Pleural Effusion – Pathophysiology
A pleural effusion is an abnormal amount of fluid around the lung. Pleural effusions can result from many medical conditions. Most pleural effusions are not serious by themselves, but some require treatment to avoid problems.
Causes of Pleural Effusions
The pleura is a thin membrane that lines the surface of the lungs and the inside of the chest wall outside the lungs. In pleural effusions, fluid accumulates in the space between the layers of pleura. Normally, only teaspoons of watery fluid are present in the pleural space, allowing the lungs to move smoothly within the chest cavity during breathing.
Numerous medical conditions can cause pleural effusions. Some of the more common causes are:
Congestive heart failure
Liver disease (cirrhosis)
End-stage renal disease
Lupus and other autoimmune conditions
Excessive fluid may accumulate because the body does not handle fluid properly (such as in congestive heart failure, or kidney and liver disease). The fluid in pleural effusions also may result from inflammation, such as in pneumonia, autoimmune disease, and many other conditions.
Symptoms of Pleural Effusions
Pleural effusions often cause no symptoms. Symptoms are more likely when a pleural effusion is moderate or large-sized, or if inflammation is present. Symptoms of pleural effusions may include:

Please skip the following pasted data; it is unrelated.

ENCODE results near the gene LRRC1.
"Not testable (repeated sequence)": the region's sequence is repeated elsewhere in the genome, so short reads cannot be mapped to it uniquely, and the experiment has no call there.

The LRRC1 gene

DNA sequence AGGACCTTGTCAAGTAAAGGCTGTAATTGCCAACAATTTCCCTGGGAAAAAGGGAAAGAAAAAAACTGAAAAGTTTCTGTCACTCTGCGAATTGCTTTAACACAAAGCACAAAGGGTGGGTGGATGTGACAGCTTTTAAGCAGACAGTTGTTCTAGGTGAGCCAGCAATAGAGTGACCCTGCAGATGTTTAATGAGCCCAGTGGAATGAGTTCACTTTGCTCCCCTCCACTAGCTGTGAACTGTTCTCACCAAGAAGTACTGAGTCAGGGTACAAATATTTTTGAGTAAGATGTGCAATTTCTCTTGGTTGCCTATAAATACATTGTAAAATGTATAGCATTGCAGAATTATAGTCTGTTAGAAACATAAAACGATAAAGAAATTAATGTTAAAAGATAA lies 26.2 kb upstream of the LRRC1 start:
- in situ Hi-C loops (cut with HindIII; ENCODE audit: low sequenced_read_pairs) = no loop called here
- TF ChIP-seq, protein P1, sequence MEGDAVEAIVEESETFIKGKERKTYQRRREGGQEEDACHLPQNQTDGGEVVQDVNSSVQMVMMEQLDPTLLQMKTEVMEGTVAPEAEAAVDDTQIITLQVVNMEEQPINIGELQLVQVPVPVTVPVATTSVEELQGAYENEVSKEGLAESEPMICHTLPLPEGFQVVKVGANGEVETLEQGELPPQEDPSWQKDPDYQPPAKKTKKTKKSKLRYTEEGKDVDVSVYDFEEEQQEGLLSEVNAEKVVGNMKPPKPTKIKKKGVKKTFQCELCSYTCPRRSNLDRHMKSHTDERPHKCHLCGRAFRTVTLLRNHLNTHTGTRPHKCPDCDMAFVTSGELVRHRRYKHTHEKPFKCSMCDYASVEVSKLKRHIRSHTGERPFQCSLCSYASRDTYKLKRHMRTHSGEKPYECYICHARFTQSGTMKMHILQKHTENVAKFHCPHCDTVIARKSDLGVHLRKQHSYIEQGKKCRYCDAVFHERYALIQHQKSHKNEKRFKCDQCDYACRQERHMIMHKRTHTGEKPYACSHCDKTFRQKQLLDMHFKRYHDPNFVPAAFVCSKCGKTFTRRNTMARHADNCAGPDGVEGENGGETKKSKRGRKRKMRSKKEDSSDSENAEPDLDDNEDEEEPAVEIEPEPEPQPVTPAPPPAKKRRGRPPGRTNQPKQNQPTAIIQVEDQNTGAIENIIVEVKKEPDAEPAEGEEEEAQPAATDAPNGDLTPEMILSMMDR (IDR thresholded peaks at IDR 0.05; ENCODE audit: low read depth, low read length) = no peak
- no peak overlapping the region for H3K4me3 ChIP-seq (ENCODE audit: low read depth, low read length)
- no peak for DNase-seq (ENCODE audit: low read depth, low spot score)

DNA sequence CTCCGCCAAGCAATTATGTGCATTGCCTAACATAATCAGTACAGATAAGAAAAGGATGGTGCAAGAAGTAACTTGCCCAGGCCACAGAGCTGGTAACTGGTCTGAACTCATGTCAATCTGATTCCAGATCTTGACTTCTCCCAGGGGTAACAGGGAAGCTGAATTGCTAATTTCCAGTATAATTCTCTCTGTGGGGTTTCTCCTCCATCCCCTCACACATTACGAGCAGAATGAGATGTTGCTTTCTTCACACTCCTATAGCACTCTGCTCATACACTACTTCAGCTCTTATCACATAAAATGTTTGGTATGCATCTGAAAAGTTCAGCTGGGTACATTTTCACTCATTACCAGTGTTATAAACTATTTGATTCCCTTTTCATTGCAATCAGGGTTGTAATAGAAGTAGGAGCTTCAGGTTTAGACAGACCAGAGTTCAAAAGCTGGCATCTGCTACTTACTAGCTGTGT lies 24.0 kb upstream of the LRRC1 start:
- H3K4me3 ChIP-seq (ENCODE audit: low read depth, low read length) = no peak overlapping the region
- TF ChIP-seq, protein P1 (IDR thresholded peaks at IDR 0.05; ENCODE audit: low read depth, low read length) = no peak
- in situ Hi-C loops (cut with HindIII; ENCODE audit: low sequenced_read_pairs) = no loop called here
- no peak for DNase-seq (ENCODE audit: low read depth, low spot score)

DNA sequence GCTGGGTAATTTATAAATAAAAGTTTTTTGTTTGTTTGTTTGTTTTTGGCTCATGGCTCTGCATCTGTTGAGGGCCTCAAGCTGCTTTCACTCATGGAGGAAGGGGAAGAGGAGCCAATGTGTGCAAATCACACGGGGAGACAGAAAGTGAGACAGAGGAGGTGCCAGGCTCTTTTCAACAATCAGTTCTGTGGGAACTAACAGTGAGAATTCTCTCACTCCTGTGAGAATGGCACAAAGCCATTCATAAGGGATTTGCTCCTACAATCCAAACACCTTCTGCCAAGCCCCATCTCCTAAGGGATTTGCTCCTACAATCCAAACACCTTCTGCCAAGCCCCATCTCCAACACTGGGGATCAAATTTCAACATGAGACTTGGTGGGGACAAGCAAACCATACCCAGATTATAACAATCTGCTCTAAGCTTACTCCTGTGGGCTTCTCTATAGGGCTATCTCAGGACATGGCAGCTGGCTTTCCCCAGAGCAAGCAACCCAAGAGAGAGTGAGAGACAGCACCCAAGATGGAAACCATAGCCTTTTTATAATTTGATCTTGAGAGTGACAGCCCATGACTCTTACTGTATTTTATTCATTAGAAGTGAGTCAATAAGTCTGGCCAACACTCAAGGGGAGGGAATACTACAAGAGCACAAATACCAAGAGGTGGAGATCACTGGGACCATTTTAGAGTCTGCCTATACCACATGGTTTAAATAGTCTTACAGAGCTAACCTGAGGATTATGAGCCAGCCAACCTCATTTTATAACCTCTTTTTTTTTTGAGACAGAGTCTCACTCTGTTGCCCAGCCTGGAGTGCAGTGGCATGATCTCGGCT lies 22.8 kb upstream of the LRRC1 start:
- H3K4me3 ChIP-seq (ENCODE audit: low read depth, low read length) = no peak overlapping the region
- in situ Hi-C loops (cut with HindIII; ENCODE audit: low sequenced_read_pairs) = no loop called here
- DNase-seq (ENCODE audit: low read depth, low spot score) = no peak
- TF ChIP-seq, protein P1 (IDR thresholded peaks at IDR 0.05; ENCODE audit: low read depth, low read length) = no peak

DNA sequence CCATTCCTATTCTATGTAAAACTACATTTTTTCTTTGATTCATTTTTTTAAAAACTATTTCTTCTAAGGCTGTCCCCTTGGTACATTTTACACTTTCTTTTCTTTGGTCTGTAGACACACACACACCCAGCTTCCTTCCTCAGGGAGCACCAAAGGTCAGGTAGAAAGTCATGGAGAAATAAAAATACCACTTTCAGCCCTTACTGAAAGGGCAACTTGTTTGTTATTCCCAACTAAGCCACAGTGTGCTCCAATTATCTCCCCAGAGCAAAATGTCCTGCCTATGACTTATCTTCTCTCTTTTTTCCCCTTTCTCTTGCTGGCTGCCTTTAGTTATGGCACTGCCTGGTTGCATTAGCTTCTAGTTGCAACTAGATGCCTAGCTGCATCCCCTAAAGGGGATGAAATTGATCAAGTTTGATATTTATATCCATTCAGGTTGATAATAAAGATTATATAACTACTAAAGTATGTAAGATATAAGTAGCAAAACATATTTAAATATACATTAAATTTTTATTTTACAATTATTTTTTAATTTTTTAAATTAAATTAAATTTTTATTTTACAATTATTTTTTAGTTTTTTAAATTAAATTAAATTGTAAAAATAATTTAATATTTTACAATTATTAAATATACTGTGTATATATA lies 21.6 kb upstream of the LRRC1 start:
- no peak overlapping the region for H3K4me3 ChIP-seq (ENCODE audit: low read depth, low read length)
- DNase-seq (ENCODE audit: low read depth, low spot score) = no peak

Shortness of breath
Chest pain, especially on breathing in deeply (pleurisy, or pleuritic pain)
Because pleural effusions are usually caused by underlying medical conditions, symptoms of these conditions are also often present.
Diagnosis of Pleural Effusions
A doctor may suspect a pleural effusion based on a person’s symptoms and physical examination. Doctors may use auscultation (listening with a stethoscope), percussion (tapping on the chest), and other maneuvers when a pleural effusion is suspected.
Most often, pleural effusions are discovered on imaging tests. Common tests used to identify pleural effusions include:
Chest X-ray film: Plain X-ray films of the chest are often the first step in identifying a pleural effusion. Pleural effusions appear on chest X-rays as white space at the base of the lung. If a pleural effusion is likely, additional X-ray films may be taken while a person lies on her side. Called decubitus X-ray films, these can show if the fluid flows freely within the chest.
Diagnosis of Pleural Effusions continued…
Computed tomography (CT scan):A CT scanner takes multiple X-rays rapidly, and a computer constructs images of the inside of the chest. Compared to chest X-rays, CT scans produce more detailed information about pleural effusions and other lung abnormalities.
Ultrasound: A probe placed against the skin reflects high-energy sound waves off structures in the chest, creating images on a video screen. Ultrasound can help guide drainage and identify whether pleural effusions are free-flowing.
Once a pleural effusion is identified on imaging, a fluid sample is usually taken to determine the pleural effusion’s character and seriousness. In a procedure called thoracentesis, a doctor inserts a needle and a catheter between the ribs, into the pleural space. A small amount of fluid is withdrawn for testing; a large amount can be removed simultaneously to relieve symptoms.